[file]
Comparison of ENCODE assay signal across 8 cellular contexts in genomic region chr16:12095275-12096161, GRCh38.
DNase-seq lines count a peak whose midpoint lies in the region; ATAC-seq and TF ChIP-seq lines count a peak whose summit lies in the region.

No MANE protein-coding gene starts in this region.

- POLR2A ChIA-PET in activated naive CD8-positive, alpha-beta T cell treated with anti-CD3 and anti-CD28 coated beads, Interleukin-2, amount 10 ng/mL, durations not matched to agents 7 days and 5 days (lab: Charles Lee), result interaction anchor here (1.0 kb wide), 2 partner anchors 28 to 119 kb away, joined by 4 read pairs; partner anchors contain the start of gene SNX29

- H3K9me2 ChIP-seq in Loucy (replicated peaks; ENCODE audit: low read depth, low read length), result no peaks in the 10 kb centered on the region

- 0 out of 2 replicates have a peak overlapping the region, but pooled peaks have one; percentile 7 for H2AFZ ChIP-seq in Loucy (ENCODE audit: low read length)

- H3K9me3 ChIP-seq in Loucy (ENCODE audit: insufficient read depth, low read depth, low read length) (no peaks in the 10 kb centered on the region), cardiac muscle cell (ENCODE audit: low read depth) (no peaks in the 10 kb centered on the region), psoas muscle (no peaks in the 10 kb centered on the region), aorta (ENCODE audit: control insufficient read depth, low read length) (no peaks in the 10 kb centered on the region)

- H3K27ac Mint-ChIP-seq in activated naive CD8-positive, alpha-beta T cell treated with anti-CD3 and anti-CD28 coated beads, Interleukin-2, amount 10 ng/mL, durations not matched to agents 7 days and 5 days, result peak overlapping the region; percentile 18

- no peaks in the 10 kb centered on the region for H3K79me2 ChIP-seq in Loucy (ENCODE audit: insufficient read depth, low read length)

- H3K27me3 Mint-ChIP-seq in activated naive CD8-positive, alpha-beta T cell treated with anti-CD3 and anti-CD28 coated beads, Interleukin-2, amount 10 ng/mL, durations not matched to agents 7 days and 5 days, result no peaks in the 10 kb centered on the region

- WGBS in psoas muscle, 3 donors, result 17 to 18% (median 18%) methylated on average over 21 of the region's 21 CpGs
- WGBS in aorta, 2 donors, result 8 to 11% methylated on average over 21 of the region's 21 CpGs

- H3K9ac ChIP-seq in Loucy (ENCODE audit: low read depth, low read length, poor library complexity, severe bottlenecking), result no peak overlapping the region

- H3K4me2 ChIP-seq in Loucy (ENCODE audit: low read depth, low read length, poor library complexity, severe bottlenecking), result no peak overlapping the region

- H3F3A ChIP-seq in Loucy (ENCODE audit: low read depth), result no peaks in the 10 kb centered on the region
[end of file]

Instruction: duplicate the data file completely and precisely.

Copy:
Comparison of ENCODE assay signal across 8 cellular contexts in genomic region chr16:12095275-12096161, GRCh38.
DNase-seq lines count a peak whose midpoint lies in the region; ATAC-seq and TF ChIP-seq lines count a peak whose summit lies in the region.

No MANE protein-coding gene starts in this region.

- POLR2A ChIA-PET in activated naive CD8-positive, alpha-beta T cell treated with anti-CD3 and anti-CD28 coated beads, Interleukin-2, amount 10 ng/mL, durations not matched to agents 7 days and 5 days (lab: Charles Lee), result interaction anchor here (1.0 kb wide), 2 partner anchors 28 to 119 kb away, joined by 4 read pairs; partner anchors contain the start of gene SNX29

- H3K9me2 ChIP-seq in Loucy (replicated peaks; ENCODE audit: low read depth, low read length), result no peaks in the 10 kb centered on the region

- 0 out of 2 replicates have a peak overlapping the region, but pooled peaks have one; percentile 7 for H2AFZ ChIP-seq in Loucy (ENCODE audit: low read length)

- H3K9me3 ChIP-seq in Loucy (ENCODE audit: insufficient read depth, low read depth, low read length) (no peaks in the 10 kb centered on the region), cardiac muscle cell (ENCODE audit: low read depth) (no peaks in the 10 kb centered on the region), psoas muscle (no peaks in the 10 kb centered on the region), aorta (ENCODE audit: control insufficient read depth, low read length) (no peaks in the 10 kb centered on the region)

- H3K27ac Mint-ChIP-seq in activated naive CD8-positive, alpha-beta T cell treated with anti-CD3 and anti-CD28 coated beads, Interleukin-2, amount 10 ng/mL, durations not matched to agents 7 days and 5 days, result peak overlapping the region; percentile 18

- no peaks in the 10 kb centered on the region for H3K79me2 ChIP-seq in Loucy (ENCODE audit: insufficient read depth, low read length)

- H3K27me3 Mint-ChIP-seq in activated naive CD8-positive, alpha-beta T cell treated with anti-CD3 and anti-CD28 coated beads, Interleukin-2, amount 10 ng/mL, durations not matched to agents 7 days and 5 days, result no peaks in the 10 kb centered on the region

- WGBS in psoas muscle, 3 donors, result 17 to 18% (median 18%) methylated on average over 21 of the region's 21 CpGs
- WGBS in aorta, 2 donors, result 8 to 11% methylated on average over 21 of the region's 21 CpGs

- H3K9ac ChIP-seq in Loucy (ENCODE audit: low read depth, low read length, poor library complexity, severe bottlenecking), result no peak overlapping the region

- H3K4me2 ChIP-seq in Loucy (ENCODE audit: low read depth, low read length, poor library complexity, severe bottlenecking), result no peak overlapping the region

- H3F3A ChIP-seq in Loucy (ENCODE audit: low read depth), result no peaks in the 10 kb centered on the region